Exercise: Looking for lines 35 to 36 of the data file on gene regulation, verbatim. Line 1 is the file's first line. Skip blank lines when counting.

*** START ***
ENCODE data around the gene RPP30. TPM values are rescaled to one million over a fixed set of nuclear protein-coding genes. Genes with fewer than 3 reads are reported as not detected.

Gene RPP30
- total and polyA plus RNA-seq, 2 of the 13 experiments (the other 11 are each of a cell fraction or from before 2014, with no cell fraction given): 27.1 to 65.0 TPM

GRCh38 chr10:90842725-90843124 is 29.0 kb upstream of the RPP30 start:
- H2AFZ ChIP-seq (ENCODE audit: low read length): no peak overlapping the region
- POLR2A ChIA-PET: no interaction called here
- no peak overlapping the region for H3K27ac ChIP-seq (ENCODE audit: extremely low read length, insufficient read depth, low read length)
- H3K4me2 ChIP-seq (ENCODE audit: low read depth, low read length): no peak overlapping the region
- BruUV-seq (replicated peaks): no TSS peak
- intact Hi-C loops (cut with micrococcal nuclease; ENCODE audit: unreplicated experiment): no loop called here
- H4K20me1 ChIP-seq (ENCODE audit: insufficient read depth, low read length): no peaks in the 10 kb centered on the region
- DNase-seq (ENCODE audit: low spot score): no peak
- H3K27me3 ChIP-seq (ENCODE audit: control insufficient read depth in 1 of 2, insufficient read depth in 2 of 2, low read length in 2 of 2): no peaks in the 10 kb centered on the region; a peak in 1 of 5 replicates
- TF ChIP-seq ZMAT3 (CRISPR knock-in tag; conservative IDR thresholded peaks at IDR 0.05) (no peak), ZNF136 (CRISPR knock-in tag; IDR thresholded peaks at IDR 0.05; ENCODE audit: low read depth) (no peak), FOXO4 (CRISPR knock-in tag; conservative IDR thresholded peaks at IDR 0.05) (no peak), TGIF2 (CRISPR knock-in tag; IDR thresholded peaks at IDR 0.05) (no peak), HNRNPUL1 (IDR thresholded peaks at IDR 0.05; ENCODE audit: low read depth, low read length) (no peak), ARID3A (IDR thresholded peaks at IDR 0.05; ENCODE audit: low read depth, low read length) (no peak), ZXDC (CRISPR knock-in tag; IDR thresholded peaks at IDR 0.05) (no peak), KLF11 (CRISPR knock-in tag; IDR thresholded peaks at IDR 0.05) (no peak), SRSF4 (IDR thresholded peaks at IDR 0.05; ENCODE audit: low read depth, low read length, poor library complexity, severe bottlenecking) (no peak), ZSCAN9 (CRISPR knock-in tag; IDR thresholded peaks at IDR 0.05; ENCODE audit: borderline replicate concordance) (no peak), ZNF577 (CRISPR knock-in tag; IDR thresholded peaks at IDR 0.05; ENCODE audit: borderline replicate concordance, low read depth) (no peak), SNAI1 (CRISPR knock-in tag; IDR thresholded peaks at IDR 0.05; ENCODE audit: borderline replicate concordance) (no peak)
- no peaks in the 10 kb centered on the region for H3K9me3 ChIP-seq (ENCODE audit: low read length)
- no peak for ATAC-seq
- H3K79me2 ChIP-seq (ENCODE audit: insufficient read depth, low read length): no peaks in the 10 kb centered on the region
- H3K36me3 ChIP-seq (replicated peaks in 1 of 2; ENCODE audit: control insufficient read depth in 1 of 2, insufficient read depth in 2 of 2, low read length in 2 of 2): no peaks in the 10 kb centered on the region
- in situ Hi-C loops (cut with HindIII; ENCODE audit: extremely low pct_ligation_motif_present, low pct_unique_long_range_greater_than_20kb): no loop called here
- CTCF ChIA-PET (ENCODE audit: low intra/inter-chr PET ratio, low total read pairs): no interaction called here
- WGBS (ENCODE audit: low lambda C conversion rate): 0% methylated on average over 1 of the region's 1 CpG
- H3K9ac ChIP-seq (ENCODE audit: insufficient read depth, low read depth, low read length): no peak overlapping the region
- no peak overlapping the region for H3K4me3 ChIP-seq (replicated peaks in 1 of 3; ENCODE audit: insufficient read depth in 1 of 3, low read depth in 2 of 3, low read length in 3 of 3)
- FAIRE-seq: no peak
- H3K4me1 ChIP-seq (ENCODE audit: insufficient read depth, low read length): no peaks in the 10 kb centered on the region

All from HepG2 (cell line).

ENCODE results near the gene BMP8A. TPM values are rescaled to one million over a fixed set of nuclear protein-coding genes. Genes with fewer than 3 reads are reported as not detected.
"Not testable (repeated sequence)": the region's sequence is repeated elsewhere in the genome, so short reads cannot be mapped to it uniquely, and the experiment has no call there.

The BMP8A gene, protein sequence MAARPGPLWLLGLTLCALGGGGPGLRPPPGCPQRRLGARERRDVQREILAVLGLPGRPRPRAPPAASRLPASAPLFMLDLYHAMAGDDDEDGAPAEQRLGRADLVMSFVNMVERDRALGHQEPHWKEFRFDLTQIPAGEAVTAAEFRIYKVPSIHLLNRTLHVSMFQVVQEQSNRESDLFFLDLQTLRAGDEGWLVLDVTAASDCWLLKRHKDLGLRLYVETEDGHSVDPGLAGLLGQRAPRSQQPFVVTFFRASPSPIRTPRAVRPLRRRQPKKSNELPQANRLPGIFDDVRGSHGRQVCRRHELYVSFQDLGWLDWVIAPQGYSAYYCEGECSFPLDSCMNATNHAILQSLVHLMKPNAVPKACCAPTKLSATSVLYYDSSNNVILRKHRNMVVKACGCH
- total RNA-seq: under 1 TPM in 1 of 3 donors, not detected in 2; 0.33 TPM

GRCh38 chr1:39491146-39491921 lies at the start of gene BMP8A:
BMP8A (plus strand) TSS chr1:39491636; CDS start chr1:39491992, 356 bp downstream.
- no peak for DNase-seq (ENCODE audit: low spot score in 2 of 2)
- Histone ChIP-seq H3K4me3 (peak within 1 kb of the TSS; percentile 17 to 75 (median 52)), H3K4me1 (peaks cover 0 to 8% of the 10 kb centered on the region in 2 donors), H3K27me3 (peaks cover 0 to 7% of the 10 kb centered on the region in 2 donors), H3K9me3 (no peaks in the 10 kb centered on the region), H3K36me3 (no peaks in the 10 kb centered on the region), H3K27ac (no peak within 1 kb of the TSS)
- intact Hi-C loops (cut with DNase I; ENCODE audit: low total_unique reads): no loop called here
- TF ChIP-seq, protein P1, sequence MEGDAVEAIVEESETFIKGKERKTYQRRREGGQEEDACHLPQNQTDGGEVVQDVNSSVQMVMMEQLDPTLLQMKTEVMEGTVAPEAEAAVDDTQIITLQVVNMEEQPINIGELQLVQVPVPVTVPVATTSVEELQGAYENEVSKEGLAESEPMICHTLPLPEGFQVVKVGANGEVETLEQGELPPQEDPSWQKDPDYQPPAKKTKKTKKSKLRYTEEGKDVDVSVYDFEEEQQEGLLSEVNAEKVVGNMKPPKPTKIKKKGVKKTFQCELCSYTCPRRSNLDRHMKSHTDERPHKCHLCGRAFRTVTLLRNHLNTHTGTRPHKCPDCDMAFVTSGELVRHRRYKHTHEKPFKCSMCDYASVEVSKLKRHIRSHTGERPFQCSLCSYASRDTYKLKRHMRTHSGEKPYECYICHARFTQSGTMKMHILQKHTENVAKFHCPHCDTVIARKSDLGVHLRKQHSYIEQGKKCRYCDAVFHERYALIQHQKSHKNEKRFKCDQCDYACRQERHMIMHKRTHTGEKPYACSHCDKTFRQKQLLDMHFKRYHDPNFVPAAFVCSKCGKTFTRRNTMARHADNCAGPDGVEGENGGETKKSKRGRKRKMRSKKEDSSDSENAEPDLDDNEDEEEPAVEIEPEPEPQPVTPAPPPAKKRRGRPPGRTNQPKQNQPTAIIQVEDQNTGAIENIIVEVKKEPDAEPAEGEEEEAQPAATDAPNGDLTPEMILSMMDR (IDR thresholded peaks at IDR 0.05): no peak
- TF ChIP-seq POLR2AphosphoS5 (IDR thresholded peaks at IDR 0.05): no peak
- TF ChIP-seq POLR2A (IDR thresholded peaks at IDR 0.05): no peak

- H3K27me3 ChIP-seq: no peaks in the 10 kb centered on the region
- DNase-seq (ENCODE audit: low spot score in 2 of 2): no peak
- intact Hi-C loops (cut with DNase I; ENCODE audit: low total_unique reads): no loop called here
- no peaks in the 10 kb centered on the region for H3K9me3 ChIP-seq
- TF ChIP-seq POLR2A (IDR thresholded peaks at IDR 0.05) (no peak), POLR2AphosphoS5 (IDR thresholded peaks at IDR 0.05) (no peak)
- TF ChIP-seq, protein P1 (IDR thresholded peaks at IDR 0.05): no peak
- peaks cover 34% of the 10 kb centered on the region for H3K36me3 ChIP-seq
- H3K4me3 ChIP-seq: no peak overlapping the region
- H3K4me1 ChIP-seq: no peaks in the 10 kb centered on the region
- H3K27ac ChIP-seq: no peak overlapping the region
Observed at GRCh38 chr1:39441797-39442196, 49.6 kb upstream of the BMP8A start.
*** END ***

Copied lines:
- intact Hi-C loops (cut with DNase I; ENCODE audit: low total_unique reads): no loop called here
- TF ChIP-seq, protein P1, sequence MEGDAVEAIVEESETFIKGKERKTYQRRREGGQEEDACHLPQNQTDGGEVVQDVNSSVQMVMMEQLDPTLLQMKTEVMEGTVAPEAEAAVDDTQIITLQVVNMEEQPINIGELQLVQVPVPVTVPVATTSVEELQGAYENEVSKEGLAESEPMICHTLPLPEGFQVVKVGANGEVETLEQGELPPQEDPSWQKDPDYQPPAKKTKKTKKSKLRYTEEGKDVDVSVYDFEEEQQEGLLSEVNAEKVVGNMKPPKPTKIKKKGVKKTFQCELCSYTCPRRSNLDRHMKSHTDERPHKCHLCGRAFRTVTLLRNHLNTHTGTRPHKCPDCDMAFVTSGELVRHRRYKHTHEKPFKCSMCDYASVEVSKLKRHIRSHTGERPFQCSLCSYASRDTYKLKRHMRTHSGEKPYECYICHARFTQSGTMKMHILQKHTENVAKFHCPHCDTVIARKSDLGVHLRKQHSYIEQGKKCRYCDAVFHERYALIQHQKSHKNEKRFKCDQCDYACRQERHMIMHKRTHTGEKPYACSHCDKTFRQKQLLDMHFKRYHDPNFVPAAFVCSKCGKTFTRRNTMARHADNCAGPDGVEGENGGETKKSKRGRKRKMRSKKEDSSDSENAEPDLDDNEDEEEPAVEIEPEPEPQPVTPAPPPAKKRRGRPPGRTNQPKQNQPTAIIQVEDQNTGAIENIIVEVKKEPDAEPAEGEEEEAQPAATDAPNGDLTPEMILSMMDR (IDR thresholded peaks at IDR 0.05): no peak